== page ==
More than one third of brand-safety violations on online news sites involve a publisher serving a brand’s advertisements next to content about rape and sexual assault, according to data scheduled for release this week.
“We’ve heard the buzz for years, but we’re not seeing a huge improvement in brand safety from three years ago to now,” said Guy Tytunovich, founder and CEO of Cheq.
Brands like AT&T, Procter & Gamble, and Nestle have pulled advertising budgets from YouTube and other publisher sites on and off for the past several years because their ads continue to appear next to objectionable content.
The study -- “Bad impression: Brand-Safety Violations on Mainstream News Sites,” published by CHEQ, a cybersecurity company -- analyzes 70 global brands that collectively spend billions of dollars each year online to run advertisements.
CHEQ researchers spent three hours per brand searching for online ads served next to “inappropriate” content. The ads analyzed ran alongside 178 highly sensitive articles on mainstream publisher sites next to news stories between January 2018 and March 2019, generating tens of thousands of unsafe impressions.
Some of the most dramatic occurrences appeared in video preroll ads, where the brand would advertise next to graphic rape stories.
It’s a catch 22. “We want to empower good press” and not stifle bad news," Tytunovich said, noting that the publishing industry continues to struggle with brand safety. “Advertisers need to band together and force the publishers to take action.”
If the industry doesn't find a solution, he said, “it will kill the internet.”
The study, in part, was prompted by a CEO at a major European airline who found the company’s ads serving up alongside an article reporting on how one of its flight attendants kicked off a cancer patient from a plane for unknown reasons.
“The CEO of this airline wanted to know if the ad appearing next to this type of content really makes a difference,” Tytunovich said. “He wanted to know if it affects brand perception and revenue, and really makes a difference. It’s easy to show the effects of fraud, but it’s never been measured for brand safety.”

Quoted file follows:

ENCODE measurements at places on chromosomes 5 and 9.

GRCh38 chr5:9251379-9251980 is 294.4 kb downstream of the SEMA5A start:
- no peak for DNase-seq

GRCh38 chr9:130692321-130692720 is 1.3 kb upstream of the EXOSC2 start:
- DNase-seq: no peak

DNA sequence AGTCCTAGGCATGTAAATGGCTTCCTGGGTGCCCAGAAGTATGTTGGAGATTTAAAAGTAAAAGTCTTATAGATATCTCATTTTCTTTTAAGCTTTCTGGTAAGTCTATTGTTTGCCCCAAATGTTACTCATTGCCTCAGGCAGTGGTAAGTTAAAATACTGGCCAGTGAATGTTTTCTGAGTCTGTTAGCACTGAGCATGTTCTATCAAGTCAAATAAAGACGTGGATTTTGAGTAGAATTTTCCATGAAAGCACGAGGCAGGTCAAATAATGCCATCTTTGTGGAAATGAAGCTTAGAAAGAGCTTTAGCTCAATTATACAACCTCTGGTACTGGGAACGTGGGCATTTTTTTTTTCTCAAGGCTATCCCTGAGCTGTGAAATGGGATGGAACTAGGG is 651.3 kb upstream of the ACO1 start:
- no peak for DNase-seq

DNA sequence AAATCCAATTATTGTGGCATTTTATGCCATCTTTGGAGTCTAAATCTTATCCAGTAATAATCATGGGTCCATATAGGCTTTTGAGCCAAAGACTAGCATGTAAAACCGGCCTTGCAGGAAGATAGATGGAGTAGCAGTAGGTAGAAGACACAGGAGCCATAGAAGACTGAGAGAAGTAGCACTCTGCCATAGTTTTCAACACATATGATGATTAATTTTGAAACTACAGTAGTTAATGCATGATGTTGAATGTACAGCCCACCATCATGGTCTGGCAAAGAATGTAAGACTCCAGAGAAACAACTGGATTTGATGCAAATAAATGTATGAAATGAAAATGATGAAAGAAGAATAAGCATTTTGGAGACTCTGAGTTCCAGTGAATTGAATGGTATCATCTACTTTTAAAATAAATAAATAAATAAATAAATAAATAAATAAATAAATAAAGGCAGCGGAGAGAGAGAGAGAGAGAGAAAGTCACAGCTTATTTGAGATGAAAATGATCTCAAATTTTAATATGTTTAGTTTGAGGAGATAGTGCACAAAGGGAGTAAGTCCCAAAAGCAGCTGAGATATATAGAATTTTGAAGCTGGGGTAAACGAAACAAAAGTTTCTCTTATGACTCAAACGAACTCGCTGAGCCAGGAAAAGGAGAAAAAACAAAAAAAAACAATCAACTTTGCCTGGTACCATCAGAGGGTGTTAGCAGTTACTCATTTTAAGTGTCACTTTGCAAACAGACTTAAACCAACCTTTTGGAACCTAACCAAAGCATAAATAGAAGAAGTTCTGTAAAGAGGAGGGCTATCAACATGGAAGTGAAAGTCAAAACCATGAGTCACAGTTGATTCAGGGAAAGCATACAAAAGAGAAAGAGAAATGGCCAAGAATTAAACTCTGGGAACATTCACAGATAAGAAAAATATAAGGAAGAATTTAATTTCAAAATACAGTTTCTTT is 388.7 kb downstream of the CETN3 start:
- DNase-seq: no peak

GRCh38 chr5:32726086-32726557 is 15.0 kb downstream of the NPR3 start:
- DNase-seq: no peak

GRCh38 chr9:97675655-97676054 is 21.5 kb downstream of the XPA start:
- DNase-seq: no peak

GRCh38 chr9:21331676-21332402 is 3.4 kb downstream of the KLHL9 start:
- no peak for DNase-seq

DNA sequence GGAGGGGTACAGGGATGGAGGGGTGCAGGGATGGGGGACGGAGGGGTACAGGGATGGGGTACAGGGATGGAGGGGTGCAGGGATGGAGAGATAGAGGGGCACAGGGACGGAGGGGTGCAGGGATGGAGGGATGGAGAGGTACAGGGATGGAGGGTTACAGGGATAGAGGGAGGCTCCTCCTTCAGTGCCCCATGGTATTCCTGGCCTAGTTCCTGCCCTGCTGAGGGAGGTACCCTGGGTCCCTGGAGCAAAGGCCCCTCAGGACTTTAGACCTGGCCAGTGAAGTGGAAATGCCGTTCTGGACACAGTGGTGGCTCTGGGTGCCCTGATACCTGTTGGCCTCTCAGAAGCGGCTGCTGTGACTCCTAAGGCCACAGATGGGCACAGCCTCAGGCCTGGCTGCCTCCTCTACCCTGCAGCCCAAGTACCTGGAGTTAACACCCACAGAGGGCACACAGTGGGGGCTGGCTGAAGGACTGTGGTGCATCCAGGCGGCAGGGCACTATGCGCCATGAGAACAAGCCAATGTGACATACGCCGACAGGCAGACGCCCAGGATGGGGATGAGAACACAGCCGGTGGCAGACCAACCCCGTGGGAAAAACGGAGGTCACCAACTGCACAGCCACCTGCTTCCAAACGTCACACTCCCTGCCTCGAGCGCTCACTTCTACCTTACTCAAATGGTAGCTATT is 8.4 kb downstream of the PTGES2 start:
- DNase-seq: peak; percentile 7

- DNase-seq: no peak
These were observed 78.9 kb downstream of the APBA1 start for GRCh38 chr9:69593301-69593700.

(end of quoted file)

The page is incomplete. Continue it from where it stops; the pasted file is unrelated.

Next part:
That scenario prompted two research projects that aim to protect free internet content. One looked at the impact that the ads serving next to the content had on the brand, and the other analyzed the commonality of the event, meaning how often a brand’s advertisement serves up on a publisher’s site next to derogatory content.
Rape and sexual assault stories made up 34% of brand-safety violations, which involved online advertising from leading U.S. food-makers, automobile manufacturers, tech leaders, and retailers appearing next to graphic stories about rape, including sexual assaults of young children.
Ads serving up next to stories about brutal murders came in as the second-biggest violation at 29%. Thirteen were high-profile shootings in the U.S., alongside several stories with graphic details of violence. In one case, a brand that makes a family cereal advertised next to a brutal story about the "Tinder-date killer” murders that occurred during or after a Tinder date, in which the victim was strangled and dismembered, according to the report.
About 3% of cases companies advertised regular promotions next to stories “detailing unfolding crises at their own companies,” such as product recalls.
Other brand-safety issues included advertising next to natural disasters at 8%, violence at 6%, accidents at 6%, and distress at 4%.